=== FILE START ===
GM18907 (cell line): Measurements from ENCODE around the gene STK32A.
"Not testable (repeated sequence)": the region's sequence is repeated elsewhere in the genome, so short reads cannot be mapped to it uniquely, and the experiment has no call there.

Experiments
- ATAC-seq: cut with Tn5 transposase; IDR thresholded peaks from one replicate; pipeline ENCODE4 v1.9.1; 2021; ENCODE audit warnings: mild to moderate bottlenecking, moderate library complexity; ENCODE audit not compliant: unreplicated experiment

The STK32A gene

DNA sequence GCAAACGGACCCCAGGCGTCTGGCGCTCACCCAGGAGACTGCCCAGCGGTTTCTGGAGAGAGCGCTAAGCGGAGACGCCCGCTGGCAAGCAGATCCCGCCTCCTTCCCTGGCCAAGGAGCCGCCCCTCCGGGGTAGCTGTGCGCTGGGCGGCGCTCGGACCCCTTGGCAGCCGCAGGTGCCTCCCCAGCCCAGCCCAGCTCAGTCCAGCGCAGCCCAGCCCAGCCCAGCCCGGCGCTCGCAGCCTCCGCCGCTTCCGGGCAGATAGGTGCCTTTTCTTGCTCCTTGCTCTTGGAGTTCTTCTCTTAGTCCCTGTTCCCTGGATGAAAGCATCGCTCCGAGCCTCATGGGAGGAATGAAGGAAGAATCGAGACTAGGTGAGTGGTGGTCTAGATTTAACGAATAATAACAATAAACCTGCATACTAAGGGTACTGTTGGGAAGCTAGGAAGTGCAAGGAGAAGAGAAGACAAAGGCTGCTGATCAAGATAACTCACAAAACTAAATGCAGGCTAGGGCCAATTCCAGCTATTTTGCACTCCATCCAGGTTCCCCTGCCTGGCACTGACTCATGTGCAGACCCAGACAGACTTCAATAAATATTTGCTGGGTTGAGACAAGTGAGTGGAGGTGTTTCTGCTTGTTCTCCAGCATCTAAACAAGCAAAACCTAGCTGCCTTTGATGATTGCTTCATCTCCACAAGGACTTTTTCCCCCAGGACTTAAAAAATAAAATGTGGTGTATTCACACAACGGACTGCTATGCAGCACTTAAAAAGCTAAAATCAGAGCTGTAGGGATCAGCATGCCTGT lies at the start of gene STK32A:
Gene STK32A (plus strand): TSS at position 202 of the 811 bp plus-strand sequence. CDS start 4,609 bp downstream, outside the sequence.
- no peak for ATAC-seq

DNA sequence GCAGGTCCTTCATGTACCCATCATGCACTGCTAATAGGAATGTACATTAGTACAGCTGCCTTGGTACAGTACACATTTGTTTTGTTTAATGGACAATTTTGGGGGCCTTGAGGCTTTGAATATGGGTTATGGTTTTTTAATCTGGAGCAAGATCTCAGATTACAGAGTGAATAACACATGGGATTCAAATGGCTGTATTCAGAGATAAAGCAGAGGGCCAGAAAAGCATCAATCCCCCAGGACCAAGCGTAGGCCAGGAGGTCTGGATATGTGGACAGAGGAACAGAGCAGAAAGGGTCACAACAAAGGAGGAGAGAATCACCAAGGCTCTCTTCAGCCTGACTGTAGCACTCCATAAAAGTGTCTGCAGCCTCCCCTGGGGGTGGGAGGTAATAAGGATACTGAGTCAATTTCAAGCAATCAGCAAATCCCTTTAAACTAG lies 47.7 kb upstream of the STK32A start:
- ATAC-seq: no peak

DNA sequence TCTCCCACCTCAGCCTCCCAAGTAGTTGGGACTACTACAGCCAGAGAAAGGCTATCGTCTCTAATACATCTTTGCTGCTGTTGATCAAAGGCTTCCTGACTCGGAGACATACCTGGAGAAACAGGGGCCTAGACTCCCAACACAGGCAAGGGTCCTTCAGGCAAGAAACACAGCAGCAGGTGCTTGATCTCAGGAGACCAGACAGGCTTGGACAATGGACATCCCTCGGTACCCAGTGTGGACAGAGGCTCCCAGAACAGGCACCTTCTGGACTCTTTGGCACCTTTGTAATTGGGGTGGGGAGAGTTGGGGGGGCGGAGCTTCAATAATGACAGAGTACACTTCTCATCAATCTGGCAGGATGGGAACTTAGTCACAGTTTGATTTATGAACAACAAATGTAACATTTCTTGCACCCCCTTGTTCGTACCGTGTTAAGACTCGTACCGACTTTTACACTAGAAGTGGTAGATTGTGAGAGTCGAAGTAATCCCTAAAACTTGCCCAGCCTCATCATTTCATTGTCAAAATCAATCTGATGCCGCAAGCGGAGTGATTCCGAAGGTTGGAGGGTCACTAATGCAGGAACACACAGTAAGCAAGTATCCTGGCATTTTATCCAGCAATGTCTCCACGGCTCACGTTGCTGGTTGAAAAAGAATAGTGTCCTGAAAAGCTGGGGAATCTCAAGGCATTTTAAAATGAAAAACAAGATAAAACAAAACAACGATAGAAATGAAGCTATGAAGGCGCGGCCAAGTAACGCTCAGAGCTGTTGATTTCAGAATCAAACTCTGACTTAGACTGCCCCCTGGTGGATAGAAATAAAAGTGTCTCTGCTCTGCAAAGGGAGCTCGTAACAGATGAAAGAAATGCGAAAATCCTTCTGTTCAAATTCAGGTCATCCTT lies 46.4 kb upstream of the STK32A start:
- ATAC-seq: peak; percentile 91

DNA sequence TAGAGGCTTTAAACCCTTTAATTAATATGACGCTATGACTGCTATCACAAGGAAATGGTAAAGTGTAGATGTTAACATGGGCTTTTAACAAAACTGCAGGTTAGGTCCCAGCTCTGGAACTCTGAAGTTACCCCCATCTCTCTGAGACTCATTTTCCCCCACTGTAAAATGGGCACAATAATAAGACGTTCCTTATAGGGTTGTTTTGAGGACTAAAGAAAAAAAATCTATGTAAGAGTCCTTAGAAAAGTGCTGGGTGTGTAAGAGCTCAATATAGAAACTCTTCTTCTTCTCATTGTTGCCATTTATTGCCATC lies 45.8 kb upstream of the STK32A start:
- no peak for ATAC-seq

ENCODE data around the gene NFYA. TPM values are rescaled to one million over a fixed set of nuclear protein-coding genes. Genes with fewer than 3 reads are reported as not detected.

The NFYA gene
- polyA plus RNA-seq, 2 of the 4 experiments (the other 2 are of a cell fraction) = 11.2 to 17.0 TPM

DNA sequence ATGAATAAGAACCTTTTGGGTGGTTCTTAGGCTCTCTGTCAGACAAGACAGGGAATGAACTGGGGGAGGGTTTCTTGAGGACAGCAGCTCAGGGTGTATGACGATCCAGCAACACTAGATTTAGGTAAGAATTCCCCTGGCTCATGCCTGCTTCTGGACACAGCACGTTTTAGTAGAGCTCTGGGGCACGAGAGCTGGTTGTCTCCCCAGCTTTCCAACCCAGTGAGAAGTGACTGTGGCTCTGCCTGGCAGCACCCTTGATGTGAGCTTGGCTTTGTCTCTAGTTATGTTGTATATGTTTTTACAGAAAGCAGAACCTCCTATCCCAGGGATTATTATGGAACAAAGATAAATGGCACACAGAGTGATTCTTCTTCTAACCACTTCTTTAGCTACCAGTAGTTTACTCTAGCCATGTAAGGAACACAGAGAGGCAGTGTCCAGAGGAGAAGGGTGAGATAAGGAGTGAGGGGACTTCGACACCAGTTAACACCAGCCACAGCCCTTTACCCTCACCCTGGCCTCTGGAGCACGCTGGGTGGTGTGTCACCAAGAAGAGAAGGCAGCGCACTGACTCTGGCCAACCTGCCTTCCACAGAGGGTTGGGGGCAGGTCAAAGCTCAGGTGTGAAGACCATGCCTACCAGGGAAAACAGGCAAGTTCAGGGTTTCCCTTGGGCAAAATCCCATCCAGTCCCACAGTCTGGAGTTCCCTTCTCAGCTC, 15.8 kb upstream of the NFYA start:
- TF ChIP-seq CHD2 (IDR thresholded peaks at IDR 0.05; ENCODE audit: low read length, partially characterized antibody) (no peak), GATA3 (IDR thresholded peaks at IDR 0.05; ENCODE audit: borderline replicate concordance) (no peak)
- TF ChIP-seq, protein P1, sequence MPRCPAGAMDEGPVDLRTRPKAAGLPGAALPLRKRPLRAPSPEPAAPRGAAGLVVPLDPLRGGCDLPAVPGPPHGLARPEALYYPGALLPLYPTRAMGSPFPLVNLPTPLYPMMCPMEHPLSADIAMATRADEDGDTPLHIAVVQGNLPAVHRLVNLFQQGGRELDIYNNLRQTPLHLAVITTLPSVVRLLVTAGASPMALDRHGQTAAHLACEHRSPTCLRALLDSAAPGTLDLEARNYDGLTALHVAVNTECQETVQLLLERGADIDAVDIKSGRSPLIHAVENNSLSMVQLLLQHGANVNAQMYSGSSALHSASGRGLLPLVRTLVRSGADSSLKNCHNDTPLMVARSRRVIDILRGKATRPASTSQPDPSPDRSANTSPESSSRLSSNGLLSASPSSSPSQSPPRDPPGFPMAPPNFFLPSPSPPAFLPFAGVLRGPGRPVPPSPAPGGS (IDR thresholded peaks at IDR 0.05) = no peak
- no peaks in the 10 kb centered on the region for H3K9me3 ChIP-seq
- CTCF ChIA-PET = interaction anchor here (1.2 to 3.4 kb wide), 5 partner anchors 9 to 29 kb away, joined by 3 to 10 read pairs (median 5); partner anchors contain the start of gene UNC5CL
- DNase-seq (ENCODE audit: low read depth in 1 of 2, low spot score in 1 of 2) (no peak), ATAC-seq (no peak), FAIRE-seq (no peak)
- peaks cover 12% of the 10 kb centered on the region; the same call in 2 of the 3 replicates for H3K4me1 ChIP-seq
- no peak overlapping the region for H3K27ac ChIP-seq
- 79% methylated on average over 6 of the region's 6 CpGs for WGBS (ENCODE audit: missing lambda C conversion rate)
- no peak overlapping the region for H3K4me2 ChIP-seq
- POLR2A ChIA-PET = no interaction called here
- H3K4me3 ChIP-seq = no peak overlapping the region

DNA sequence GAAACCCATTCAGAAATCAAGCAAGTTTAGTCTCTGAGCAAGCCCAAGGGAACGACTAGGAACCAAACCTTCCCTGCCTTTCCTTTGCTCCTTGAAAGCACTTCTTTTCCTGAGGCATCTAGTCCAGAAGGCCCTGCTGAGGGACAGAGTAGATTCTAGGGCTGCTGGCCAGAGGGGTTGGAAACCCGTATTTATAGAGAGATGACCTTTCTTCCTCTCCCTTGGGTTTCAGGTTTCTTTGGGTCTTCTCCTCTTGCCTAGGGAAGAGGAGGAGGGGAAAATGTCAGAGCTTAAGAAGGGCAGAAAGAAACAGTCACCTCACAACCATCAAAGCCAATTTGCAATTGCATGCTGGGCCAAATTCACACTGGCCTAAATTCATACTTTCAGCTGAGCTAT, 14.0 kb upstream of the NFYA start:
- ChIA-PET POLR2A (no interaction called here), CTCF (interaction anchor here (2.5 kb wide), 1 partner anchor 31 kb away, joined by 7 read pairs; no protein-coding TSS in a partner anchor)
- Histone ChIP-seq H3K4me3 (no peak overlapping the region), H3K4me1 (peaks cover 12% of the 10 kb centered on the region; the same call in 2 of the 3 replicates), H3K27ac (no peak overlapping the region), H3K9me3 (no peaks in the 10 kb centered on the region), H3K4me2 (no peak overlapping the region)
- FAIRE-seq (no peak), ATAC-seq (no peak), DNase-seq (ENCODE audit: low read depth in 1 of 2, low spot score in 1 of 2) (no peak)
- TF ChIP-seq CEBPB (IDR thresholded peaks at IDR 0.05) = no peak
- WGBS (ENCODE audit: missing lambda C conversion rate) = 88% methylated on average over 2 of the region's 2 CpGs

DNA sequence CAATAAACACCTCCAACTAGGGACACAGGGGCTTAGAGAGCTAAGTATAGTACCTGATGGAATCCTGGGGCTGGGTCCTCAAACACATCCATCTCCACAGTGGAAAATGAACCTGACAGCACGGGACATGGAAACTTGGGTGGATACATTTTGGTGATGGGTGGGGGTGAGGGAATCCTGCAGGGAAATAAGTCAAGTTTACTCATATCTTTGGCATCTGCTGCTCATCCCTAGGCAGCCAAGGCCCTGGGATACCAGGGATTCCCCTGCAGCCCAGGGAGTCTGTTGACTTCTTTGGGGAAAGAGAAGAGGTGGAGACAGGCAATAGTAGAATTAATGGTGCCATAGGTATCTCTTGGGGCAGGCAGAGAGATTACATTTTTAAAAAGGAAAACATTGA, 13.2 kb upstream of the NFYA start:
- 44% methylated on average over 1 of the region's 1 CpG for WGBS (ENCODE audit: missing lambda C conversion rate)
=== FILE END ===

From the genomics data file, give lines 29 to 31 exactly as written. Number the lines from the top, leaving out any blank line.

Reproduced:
- H3K4me3 ChIP-seq = no peak overlapping the region

DNA sequence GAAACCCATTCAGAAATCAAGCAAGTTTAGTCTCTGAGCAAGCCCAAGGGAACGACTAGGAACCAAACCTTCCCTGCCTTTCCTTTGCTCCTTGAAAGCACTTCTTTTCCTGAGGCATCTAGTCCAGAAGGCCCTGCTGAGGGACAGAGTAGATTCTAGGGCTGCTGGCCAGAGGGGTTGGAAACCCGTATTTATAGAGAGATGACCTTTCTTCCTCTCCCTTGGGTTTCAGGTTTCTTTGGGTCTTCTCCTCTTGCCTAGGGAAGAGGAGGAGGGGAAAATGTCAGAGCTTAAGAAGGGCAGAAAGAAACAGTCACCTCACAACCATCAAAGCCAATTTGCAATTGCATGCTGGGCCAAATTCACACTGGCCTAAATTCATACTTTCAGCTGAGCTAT, 14.0 kb upstream of the NFYA start:
- ChIA-PET POLR2A (no interaction called here), CTCF (interaction anchor here (2.5 kb wide), 1 partner anchor 31 kb away, joined by 7 read pairs; no protein-coding TSS in a partner anchor)